- Significant injuries caused by the ATV accident result in 15% of these injured parties hospitalized for their damage.
- Injuries mostly occur to the arm (shoulder to fingertips), head and neck, leg, or torso, or a combination of these parts. Head injuries and moderate to severe injuries caused to passengers of an ATV when the driver was untrained, inexperienced, or not fit to drive often result in lawsuits.
Types of ATV Accidents
The most common reasons behind these dangerous and deadly accidents include inadequate maintenance of the vehicle, defective parts or equipment, and driver recklessness, inexperience, or influence of an illegal substance.
Rollovers and collisions cause significant injuries, but tire blowouts are also just as dangerous. Rollovers consist of frontal, rear, or side flips in which the driver is either thrown or crushed by the vehicle. These are more common on paved roads, since ATVs, by definition and design, are supposed to be driven off-road.
Other accidents occur when defective parts, such as the brakes, fail to operate as expected. Sometimes this failure is due to a defect from the manufacturer, while other times it is caused by poor upkeep by the owner.
The lack of standard safety features in an ATV turns these vehicles into a deadly form of recreation – danger wrapped up in a pretty package tempting to those of all ages. When the responsible adults in question treat the ATV as a toy and fail to teach the minors around them about the potential dangers, those adults can be held liable for accidents caused when the minor was operating the ATV.
Who’s at Fault When Injuries Happen on an ATV?
Sometimes an accident is simply an accident, but if you or your child were injured because of an ATV accident that was someone else’s fault, you may be able to get compensation for those injuries. As medical bills add up and the stress gets higher, this compensation for your damages can be just what you need to be able to concentrate on recovering rather than paying for treatment.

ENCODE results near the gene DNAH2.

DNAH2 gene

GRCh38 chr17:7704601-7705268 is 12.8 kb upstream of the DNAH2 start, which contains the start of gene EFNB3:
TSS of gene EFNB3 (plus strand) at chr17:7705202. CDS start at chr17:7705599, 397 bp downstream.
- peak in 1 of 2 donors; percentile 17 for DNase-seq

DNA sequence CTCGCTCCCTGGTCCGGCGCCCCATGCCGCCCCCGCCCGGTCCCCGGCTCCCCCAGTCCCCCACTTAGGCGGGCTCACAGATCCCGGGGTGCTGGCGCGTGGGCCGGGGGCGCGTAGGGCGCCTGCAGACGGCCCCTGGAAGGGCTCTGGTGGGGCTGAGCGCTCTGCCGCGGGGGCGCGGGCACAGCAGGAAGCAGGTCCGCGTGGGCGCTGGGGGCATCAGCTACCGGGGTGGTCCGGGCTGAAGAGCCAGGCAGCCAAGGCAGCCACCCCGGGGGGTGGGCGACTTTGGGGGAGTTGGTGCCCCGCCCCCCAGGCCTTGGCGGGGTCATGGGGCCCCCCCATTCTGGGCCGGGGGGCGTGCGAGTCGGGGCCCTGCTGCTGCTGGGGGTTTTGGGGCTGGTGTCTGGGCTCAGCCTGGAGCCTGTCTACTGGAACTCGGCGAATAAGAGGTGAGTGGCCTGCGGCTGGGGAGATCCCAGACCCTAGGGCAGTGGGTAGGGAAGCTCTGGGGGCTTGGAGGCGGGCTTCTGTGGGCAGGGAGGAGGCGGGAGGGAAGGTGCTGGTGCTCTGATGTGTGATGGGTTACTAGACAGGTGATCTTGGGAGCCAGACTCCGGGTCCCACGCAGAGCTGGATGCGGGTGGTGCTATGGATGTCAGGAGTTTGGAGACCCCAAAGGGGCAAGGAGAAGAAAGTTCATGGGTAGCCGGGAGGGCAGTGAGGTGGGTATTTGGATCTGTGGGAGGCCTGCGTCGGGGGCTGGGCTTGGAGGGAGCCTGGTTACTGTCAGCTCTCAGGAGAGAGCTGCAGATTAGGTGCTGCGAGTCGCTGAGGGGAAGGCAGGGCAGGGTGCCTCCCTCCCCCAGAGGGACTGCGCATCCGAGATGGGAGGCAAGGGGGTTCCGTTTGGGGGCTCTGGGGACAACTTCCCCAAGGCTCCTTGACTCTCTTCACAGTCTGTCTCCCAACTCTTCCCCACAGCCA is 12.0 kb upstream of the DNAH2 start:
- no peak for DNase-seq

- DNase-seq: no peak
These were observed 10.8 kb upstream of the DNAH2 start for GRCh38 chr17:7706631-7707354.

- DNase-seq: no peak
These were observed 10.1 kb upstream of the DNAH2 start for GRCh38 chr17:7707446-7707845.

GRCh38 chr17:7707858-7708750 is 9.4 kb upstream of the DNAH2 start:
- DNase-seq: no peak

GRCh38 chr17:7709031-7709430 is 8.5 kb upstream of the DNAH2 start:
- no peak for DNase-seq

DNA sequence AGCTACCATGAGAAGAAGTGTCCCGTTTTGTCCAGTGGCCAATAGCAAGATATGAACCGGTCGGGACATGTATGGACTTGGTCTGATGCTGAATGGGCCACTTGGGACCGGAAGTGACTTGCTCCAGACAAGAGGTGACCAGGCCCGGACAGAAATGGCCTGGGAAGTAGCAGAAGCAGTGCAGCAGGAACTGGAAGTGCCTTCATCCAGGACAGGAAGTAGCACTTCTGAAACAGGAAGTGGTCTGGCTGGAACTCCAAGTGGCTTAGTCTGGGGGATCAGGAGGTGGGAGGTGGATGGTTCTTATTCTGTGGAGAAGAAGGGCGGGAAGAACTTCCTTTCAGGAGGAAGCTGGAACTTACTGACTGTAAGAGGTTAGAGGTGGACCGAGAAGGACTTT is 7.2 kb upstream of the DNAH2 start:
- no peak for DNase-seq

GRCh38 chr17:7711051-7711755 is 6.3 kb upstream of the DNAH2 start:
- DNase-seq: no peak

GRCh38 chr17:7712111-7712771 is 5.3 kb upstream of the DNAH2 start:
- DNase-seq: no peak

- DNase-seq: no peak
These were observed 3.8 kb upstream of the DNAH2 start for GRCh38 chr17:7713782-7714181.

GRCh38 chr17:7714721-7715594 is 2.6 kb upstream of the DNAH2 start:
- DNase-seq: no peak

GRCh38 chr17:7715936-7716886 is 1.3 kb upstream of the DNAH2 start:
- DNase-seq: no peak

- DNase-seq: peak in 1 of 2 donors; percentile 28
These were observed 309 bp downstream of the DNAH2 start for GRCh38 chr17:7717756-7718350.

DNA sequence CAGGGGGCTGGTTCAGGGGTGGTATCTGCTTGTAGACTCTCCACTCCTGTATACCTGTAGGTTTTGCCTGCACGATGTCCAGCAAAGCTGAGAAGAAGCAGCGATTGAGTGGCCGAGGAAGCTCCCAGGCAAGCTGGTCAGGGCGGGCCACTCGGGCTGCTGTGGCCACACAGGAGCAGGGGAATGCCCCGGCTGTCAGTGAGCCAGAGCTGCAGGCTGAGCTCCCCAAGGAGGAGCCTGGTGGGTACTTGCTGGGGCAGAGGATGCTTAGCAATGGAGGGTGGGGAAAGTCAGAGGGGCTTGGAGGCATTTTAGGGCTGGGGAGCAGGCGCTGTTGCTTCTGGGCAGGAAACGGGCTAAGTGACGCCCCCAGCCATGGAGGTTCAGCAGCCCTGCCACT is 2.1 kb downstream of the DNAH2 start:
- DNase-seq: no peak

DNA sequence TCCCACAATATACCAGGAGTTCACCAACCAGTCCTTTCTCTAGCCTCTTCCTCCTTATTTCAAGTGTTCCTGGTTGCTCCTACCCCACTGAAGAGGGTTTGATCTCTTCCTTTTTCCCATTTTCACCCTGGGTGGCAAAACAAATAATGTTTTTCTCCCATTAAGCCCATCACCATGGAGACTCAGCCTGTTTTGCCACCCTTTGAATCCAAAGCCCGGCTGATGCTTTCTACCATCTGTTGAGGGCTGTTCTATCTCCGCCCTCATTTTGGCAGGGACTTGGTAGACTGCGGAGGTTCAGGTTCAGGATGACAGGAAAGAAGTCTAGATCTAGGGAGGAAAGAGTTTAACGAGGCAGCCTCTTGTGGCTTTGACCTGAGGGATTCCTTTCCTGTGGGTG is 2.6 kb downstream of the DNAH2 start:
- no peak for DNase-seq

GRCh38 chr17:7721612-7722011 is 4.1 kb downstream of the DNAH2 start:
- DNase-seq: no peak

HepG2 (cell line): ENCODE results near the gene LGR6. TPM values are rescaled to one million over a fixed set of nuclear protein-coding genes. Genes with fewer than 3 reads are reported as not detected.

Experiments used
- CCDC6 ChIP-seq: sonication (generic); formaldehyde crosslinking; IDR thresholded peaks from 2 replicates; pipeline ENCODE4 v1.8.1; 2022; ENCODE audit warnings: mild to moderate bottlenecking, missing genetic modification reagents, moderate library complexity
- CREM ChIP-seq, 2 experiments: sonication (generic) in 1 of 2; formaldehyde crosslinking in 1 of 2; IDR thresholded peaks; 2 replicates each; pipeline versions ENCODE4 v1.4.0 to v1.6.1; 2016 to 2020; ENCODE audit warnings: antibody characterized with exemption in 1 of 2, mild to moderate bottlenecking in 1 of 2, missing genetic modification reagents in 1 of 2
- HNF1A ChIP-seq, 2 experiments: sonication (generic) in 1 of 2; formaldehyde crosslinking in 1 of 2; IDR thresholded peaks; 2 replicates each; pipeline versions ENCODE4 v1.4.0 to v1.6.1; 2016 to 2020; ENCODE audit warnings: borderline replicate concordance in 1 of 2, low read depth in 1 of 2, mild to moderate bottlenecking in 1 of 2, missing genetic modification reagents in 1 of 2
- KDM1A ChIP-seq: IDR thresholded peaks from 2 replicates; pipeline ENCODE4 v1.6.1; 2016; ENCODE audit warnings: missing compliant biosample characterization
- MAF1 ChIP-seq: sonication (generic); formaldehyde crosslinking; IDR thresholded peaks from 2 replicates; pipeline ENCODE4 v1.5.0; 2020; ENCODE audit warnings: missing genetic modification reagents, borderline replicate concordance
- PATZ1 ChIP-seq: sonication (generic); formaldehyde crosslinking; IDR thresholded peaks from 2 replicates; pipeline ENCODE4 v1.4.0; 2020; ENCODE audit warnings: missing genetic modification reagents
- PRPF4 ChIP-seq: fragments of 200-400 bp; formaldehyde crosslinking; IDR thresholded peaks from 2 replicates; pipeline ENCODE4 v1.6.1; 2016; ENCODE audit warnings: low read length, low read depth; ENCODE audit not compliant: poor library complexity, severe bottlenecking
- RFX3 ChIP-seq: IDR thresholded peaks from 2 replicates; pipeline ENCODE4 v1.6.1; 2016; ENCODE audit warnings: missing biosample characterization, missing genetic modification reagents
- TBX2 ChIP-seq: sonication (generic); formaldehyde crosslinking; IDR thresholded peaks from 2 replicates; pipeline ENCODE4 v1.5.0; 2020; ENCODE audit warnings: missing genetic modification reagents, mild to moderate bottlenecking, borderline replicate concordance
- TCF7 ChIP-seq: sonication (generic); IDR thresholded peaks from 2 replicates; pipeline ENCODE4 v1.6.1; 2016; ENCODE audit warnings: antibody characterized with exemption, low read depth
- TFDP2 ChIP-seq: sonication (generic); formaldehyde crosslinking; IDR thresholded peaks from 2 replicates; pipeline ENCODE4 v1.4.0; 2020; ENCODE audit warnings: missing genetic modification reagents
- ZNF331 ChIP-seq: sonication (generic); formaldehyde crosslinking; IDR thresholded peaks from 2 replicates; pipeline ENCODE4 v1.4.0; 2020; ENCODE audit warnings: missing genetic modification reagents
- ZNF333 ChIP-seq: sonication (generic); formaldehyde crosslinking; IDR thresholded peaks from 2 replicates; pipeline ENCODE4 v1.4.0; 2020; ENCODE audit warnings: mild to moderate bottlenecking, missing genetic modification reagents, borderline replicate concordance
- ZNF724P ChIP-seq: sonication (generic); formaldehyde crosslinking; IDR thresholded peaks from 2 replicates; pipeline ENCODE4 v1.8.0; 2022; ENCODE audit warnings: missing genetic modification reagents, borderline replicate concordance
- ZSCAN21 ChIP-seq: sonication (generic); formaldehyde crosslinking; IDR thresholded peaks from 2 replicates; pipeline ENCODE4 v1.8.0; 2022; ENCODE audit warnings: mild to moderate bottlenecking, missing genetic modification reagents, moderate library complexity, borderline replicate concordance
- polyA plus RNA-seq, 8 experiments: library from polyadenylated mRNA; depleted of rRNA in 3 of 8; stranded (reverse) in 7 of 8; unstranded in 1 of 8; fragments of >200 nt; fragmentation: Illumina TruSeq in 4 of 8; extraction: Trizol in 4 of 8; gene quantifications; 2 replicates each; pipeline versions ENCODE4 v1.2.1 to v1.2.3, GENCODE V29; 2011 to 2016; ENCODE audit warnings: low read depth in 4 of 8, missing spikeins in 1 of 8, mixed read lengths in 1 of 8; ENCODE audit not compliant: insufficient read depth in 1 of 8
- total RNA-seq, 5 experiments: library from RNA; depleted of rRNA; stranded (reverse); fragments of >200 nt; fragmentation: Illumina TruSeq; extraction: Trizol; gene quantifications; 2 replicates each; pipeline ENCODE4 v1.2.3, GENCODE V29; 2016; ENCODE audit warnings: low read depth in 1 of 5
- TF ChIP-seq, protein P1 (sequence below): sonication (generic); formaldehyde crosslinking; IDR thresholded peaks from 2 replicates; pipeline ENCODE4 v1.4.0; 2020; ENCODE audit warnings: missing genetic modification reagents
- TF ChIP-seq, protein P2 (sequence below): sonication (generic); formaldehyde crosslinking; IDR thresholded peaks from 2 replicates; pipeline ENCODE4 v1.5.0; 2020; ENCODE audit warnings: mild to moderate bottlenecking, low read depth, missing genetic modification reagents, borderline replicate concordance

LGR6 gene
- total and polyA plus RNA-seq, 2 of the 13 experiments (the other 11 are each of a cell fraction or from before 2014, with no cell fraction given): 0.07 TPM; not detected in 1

The attorneys at Hershey Law will work with you to determine who is at fault for the injuries you or your child sustained by analyzing the following aspects of your case:
- Was there a duty of care involved? Did the person who caused the accident owe those around them an obligation to be careful and avoid causing harm to them?
- Was negligence involved? If the person who caused the accident was not acting responsibly, was operating it while intoxicated or under the influence of a substance that should not have been used, or was another type of negligence the reason for the accident?
- Who is liable for the damages? The at-fault person is typically the party that is held responsible for any damages caused by their actions, including the injuries to you or your child. Your attorney can help you determine who will pay for medical treatment, lost wages, etc., while your case is in progress.
- What damages were involved? You may not have been the only injured party, but the focus will be on you and the losses incurred by you (or your child). These damages will include all medical costs, including future costs, all expenses you paid out of your own pocket, any lost wages you were unable to collect, and the pain and suffering you experienced from the injuries.
Since ATV accidents frequently result in serious injuries, you may need an attorney just to recoup your losses from medical treatment and missed work or school. Hershey Law’s knowledgeable attorneys will guide you throughout the process as they put all of the pieces together to form your case.
Let the Experts at Hershey Law Fight for You
Determining and proving fault is not always cut and dried, though. The sooner you head to your attorney’s office and let them get started, the better, since there are often critical time limits for filing paperwork that have to be dealt with.
Your attorney will investigate the accident for you to determine what caused it and who is liable to create your case. Once that is decided, more investigation is necessary to find the evidence to prove your accusations, analyze case law and create a legal strategy from the facts of your situation, work with the insurance companies on your behalf to attempt to negotiate a settlement, and guide you through every step of the way.
If you or your child were injured in an ATV accident due to someone else’s negligence, call or contact Hershey Law today for your free consultation to see how we can help you get the compensation you deserve for your pain and suffering.